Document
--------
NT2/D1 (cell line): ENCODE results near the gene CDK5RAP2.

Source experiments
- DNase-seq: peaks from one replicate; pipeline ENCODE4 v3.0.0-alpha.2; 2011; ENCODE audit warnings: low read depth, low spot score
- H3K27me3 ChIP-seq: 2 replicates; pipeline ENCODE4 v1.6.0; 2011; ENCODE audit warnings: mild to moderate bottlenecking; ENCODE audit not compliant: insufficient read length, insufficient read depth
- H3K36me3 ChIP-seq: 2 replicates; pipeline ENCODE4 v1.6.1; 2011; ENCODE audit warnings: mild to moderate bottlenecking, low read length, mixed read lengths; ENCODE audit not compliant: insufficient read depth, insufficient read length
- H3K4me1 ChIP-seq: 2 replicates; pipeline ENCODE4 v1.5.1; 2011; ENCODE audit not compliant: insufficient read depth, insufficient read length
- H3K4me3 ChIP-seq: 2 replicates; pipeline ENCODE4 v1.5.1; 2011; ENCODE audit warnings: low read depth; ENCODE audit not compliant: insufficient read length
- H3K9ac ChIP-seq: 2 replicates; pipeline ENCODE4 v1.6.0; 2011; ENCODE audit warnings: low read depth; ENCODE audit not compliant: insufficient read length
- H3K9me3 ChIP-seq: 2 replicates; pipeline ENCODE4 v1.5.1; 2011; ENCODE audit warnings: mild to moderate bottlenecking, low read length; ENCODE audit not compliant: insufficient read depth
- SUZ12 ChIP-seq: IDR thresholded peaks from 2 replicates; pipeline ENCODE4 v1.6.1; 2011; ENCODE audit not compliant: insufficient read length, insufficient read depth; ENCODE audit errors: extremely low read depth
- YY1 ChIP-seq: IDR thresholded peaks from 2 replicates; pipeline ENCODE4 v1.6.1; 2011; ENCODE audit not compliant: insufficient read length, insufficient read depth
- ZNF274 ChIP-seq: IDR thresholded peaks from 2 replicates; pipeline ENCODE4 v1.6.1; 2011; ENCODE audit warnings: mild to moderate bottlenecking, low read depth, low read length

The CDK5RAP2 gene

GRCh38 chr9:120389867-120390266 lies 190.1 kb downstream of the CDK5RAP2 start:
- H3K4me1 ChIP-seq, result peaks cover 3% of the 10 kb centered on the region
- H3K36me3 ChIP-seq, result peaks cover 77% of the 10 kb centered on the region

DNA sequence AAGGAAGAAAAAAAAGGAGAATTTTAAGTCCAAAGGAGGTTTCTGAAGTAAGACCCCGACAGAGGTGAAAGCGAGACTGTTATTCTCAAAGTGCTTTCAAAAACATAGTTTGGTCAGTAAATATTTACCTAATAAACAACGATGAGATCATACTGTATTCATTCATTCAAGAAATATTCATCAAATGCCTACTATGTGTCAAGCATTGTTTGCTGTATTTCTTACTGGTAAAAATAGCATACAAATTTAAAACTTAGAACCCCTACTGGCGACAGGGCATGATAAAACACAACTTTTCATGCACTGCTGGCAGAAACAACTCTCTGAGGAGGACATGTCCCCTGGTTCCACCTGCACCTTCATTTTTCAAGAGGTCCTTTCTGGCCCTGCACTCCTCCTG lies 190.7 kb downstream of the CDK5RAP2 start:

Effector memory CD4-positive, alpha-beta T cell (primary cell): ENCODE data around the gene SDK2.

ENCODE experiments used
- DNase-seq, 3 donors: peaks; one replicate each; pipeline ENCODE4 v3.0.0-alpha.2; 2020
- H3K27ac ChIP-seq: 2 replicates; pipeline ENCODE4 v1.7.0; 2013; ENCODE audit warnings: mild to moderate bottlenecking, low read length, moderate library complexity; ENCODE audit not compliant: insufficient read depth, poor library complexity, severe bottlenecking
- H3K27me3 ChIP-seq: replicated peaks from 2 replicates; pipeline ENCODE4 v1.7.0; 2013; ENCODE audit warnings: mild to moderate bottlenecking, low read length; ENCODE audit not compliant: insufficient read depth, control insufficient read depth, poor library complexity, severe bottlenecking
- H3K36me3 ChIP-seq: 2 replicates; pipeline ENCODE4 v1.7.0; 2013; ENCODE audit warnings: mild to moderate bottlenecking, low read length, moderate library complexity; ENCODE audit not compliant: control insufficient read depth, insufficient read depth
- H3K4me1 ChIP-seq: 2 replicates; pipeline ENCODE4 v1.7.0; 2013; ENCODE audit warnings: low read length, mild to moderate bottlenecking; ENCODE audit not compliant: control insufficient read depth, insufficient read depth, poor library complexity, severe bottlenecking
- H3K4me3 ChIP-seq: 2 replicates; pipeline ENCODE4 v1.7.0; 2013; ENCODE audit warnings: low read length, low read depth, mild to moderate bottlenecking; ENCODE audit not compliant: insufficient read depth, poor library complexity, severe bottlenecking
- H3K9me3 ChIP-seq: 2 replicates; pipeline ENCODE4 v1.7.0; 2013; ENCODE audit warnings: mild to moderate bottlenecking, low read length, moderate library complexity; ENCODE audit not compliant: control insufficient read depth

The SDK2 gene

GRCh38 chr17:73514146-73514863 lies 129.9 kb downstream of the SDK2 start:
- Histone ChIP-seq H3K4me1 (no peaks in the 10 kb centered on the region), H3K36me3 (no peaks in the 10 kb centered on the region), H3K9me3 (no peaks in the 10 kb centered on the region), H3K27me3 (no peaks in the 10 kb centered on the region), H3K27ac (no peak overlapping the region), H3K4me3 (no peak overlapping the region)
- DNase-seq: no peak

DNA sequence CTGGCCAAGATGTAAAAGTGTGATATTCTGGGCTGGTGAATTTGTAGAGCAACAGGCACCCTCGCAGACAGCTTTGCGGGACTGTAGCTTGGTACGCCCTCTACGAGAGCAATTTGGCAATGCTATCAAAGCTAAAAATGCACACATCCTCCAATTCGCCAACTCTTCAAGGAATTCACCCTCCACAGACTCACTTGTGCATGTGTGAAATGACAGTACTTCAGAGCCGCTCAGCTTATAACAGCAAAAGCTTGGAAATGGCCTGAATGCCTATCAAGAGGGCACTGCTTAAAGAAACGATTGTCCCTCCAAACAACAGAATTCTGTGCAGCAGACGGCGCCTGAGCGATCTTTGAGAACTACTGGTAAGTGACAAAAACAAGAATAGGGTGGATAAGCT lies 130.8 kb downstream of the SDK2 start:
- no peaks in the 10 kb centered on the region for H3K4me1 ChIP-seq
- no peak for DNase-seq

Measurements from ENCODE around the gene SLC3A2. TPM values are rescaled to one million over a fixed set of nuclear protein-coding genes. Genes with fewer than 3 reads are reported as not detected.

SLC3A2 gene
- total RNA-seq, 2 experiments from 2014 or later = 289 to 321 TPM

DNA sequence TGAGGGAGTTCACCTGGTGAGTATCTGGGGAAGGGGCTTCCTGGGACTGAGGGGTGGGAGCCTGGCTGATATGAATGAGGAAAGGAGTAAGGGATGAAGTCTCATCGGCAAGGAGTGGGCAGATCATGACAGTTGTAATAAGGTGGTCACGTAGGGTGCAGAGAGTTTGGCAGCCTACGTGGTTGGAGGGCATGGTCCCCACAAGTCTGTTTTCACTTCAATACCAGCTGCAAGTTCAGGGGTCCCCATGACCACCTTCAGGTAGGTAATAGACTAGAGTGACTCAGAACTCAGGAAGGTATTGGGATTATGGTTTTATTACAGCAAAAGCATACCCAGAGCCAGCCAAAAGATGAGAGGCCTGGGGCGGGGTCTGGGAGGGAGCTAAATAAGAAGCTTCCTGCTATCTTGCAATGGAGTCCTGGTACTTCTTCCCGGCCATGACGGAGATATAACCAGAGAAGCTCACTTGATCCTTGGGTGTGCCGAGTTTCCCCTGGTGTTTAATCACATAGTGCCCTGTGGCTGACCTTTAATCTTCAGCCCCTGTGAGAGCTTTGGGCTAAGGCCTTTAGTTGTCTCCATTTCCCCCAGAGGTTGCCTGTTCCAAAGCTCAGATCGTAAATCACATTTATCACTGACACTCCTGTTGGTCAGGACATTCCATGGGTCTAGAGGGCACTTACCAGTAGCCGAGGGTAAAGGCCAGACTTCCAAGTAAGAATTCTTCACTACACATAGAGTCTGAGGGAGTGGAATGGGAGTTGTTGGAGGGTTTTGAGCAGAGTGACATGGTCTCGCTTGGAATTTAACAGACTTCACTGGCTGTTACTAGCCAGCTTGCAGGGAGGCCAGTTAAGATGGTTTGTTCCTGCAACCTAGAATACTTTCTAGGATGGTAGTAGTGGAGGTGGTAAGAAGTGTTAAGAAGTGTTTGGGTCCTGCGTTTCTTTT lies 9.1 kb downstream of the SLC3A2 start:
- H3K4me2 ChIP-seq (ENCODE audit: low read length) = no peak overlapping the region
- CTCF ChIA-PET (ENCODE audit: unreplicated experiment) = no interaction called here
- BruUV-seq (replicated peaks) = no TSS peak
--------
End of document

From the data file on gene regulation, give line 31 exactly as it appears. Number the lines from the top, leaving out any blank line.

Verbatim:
DNA sequence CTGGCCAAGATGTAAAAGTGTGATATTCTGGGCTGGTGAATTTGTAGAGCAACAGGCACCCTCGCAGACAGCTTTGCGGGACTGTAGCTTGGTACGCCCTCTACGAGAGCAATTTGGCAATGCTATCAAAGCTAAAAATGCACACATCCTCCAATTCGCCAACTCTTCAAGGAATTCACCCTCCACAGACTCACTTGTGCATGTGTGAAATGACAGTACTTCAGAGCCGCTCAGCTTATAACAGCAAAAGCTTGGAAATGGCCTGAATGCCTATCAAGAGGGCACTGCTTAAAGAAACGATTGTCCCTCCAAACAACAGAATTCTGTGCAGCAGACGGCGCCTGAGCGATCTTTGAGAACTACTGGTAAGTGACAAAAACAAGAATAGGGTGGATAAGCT lies 130.8 kb downstream of the SDK2 start: